7.3 About Discretionary and Mandatory Access Control Policies

Traditional Linux security is based on a Discretionary Access Control (DAC) policy, which provides minimal protection from broken software or from malware that is running as a normal user or as root. Access to files and devices is based solely on user identity and ownership. Malware or broken software can do anything with files and resources that the user that started the process can do. If the user is root or the application is setuid or setgid to root, the process can have root-access control over the entire file system.

The National Security Agency created Security Enhanced Linux (SELinux) to provide a finer-grained level of control over files, processes, users and applications in the Linux operating system. The SELinux enhancement to the Linux kernel implements the Mandatory Access Control (MAC) policy, which allows you to define a security policy that provides granular permissions for all users, programs, processes, files, and devices. The kernel's access control decisions are based on all the security relevant information available, and not solely on the authenticated user identity.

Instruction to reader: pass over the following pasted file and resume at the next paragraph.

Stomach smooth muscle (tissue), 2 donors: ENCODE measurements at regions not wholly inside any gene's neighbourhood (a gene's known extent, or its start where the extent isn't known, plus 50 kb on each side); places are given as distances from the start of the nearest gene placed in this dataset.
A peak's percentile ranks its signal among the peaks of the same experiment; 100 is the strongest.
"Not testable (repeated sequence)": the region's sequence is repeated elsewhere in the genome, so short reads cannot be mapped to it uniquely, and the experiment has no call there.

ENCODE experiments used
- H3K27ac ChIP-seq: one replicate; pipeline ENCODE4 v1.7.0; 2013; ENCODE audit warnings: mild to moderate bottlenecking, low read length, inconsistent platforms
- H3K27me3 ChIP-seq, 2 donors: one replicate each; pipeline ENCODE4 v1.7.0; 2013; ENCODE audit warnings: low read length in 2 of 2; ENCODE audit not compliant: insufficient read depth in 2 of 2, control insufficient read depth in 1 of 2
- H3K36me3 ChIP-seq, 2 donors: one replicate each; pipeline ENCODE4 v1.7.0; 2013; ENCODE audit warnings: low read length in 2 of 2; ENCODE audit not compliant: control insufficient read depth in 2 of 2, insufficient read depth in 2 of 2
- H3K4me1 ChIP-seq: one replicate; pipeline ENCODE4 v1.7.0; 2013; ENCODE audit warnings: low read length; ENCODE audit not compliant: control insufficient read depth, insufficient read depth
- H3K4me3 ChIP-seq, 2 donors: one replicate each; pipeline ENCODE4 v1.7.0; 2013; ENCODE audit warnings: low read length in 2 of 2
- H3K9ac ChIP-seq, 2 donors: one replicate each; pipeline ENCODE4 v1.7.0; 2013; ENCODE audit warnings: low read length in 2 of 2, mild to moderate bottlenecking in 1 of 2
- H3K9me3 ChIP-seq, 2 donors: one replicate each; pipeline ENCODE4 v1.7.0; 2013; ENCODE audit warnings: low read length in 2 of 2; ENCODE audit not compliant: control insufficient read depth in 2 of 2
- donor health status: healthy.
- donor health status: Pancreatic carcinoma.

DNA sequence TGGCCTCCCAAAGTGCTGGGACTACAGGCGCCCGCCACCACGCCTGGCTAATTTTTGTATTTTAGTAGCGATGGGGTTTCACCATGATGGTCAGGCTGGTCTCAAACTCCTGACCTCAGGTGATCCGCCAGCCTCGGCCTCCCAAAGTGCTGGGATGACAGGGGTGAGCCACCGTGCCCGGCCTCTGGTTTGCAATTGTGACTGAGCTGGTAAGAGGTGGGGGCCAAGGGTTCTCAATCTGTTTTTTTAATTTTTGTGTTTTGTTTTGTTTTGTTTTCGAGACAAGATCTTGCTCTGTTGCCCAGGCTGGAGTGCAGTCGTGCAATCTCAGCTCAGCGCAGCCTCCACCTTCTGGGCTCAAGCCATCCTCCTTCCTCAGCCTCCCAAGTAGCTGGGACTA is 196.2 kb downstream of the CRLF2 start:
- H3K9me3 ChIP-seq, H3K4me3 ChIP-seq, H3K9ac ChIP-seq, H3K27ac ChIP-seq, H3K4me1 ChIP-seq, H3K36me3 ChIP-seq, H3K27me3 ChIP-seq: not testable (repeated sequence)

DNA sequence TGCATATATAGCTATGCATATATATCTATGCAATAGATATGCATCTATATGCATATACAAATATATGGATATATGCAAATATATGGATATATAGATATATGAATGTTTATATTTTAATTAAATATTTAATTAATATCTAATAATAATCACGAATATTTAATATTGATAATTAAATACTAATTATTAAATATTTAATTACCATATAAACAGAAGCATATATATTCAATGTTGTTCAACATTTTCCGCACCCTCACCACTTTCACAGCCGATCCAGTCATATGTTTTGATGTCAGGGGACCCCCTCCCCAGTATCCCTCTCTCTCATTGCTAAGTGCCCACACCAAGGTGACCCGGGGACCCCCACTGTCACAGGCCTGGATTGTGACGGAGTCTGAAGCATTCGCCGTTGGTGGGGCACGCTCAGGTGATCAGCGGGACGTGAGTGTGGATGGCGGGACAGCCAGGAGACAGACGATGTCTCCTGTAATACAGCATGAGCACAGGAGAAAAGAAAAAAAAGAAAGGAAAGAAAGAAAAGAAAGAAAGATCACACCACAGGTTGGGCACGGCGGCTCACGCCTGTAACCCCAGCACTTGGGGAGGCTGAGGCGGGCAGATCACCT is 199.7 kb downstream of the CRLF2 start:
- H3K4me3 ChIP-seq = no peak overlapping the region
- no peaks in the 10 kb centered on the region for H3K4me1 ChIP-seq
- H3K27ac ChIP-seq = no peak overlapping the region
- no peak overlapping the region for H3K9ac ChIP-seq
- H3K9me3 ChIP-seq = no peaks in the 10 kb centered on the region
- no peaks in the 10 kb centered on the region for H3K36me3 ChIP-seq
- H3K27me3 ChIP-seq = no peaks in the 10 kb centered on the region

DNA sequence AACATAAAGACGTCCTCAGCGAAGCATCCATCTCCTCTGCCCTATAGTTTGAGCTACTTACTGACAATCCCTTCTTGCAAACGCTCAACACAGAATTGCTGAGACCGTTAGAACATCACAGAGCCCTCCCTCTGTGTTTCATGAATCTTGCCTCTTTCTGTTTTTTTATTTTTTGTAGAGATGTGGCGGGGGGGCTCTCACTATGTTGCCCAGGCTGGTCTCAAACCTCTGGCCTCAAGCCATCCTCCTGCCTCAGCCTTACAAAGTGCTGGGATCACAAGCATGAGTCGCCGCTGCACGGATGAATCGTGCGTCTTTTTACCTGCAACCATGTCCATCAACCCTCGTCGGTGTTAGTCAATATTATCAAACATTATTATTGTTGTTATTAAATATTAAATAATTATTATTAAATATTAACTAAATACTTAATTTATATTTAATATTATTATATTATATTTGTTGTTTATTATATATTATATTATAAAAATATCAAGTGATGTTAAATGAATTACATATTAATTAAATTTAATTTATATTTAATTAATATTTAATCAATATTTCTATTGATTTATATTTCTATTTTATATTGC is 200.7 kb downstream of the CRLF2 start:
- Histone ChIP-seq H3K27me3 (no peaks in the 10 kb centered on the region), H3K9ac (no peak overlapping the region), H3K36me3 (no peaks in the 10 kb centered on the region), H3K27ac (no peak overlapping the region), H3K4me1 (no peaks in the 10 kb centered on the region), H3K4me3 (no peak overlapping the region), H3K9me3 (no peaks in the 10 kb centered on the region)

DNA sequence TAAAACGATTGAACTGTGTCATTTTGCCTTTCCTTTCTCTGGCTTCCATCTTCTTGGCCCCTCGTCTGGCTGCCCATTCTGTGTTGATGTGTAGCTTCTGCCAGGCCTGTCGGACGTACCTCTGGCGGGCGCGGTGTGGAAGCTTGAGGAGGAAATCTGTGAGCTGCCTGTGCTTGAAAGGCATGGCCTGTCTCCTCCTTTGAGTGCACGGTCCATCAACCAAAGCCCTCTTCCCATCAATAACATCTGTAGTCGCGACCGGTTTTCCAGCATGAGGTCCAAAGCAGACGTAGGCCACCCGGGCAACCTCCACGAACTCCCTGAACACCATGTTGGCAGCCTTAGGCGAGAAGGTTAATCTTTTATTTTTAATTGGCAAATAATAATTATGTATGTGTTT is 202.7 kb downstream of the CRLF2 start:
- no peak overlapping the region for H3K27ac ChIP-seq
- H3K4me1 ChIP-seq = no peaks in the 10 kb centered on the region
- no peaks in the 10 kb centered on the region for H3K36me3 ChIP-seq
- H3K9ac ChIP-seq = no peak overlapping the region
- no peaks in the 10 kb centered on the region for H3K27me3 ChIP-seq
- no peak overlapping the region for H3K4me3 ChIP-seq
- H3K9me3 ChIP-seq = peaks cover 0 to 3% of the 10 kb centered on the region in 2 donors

The features of SELinux enable an organization to define and implement a security policy on an Oracle Linux system. A security policy is the set of rules and practices that help protect information and other resources, such as computer hardware, at your site. Typically, security rules handle such issues as who has access to which information or who is allowed to write data to removable media. Security practices are recommended procedures for performing tasks.

When security-relevant access occurs, such as when a process attempts to open a file, SELinux intercepts the operation in the kernel. If a MAC policy rule allows the operation, it continues; otherwise, SELinux blocks the operation and returns an error to the process. The kernel checks and enforces DAC policy rules before MAC rules, so it does not check SELinux policy rules if DAC rules have already denied access to a resource.

SELinux should normally run in Enforcing mode where the kernel denies access to users and programs unless permitted by SELinux security policy rules. All denial messages are logged as AVC (Access Vector Cache) denials. If SELinux runs in Permissive mode, the kernel does not enforce security policy rules but SELinux sends denial messages to a log file. This allows you to see what actions would have been denied if SELinux were running in enforcing mode. This mode is intended to used for diagnosing the behavior of SELinux. If you disable SELinux, the kernel uses only DAC rules for access control.